Take an ecommerce site. Perhaps you’ve already launched your site with a number of products, but suddenly you have a new option. No-code design means you can simply copy and paste — or drag and drop — the same elements previously established within your site, ensuring continuity, and keeping the time from opportunity to availability as short as possible.

Accessibility

Not everyone can code. That’s basically the entire premise behind no-code — not everyone can code, and not everyone needs to, either.

The rise of no-code has expanded what developers of all disciplines and experience levels can do. This in turn allows for greater freedom in product development, expansion of the struggling economy, and new initiatives. It’s much more feasible to pursue crafting a product when lack of coding knowledge doesn’t actively prohibit you from moving forward.

No-code, in that sense, is the great leveler. Everyone with access to the internet has the ability to participate in the movement.

Budgeting

Coding can get expensive. This isn’t always because of the actual coding itself, but because man hours are required that can hit a development company’s budget right where it hurts. Building a site from scratch, for example, can cost $2,500 and up. For most small business launches, for example, websites are vital, but that amount of money simply isn’t there.

Relying on no-code instead of from-scratch and bespoke coding can significantly reduce the finances required to get a product off the ground and into use.

It seems like every time I turn around, there’s a new tool that can fit handily into the no-code toolbox. From Webflow to Airtable, from Bubble to Coda, there’s a no-code platform to fit every need — and every design style.

I applaud the variety of no-code tools, especially because in my experience as a serial entrepreneur, each product and each business venture requires a little bit of a different approach to ensure the best possible outcome. It may be a greater ability to tweak individual elements or having a wide range of drag-and-drops to choose from — it depends on the product in development. So no-code tools may come and go, but I believe we will continue to see them being developed as technology moves forward and makes no-code ever more adaptable.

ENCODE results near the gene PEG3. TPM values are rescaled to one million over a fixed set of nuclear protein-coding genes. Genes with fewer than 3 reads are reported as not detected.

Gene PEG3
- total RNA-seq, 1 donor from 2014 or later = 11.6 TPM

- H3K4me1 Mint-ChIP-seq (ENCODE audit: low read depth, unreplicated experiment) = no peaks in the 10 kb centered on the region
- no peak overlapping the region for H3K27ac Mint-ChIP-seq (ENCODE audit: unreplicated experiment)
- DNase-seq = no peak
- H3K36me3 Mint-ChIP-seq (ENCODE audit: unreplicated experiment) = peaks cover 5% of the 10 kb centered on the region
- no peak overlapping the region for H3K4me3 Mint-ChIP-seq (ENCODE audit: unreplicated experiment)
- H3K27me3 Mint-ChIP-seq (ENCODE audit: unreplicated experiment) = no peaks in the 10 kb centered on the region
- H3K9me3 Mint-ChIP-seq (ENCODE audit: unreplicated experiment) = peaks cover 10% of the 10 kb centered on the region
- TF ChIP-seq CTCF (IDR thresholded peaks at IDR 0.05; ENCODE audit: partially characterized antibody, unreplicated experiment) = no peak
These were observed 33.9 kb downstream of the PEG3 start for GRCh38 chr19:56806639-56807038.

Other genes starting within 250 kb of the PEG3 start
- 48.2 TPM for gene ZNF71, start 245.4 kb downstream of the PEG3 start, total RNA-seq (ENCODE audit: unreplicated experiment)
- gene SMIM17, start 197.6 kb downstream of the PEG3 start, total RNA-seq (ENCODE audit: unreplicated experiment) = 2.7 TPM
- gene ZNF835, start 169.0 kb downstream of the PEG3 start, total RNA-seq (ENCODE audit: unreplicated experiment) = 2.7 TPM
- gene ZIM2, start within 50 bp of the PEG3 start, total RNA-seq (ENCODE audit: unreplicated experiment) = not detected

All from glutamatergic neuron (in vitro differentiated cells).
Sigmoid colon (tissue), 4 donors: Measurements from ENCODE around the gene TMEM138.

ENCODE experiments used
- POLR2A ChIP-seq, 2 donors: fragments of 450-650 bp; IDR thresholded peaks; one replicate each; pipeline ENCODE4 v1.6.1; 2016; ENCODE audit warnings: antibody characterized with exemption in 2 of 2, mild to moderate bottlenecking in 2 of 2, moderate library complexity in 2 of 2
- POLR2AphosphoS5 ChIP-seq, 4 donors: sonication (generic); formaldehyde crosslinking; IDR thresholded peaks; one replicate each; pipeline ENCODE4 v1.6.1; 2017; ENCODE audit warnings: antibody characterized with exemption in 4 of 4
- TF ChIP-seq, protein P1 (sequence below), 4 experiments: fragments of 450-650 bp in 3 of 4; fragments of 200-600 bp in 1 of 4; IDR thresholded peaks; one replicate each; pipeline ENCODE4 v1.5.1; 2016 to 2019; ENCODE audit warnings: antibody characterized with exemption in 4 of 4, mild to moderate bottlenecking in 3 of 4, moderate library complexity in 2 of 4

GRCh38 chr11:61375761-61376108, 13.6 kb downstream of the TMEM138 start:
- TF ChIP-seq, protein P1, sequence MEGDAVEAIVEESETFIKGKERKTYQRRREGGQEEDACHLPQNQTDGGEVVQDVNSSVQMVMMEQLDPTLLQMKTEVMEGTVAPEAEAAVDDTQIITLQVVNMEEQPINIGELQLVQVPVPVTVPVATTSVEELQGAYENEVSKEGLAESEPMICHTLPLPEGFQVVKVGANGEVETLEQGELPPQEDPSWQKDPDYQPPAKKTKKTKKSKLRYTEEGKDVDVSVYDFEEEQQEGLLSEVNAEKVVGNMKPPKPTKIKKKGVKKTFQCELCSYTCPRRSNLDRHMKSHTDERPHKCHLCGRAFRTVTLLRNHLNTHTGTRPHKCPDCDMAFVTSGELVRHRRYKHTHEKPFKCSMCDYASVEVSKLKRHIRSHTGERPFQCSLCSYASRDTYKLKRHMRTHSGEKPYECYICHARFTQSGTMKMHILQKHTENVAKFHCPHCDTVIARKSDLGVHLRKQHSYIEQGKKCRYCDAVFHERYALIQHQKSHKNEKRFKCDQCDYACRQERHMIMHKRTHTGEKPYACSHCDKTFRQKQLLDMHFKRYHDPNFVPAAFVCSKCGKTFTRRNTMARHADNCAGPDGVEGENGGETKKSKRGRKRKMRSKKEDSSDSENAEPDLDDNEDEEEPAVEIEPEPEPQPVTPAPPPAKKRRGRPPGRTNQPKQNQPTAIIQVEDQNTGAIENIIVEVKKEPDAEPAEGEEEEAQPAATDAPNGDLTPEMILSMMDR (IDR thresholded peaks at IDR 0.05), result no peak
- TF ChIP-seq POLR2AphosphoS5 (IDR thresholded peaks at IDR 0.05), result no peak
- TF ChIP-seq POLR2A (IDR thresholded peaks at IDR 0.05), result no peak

We like things to be easy

Setting aside important considerations like time, budget, accessibility and everything else I’ve mentioned, one of the most telling factors in the lifespan of no-code product design trends is simply our own laziness.

Maybe “laziness” isn’t the right word; after all, no-code developers are enthusiastically and energetically working at expanding their horizons. But for those of us who are using no-code to the full, at least a small part of it is fueled by our desire to keep things as simple and easy as possible.

No-code methods do that for us. In a world that is increasingly complex, the option to simply drag and drop until we’ve created exactly what we need is like a wonderful dream.

The point of a trend is to provide a new and beneficial method to reach our goals. In that, the no-code movement itself is a trend that has stuck around in the sphere of tech and development. 

But do all trends fade and die, replaced by something new?

In the years since no-code has begun to gain traction, the beneficial aspects of the concept certainly haven’t faded. Micro-trends continue within the no-code movement, but no-code itself — in my opinion — isn’t going anywhere.

Meanwhile, technology continues to advance, innovation always has a next step, and we will never stop searching for ways to better ourselves and our products. No-code is here to stay, but I believe we’ll continue to develop more and more effective ways to utilize it in more arenas.

No one can say exactly how long any particular no-code product design trend will last or what will come next. But with the advancements we’ve already seen, one thing is for sure: The future’s going to be exciting, and it may even be a whole lot easier to use.

Tarif Kahn is head of design at LogoDesign.Net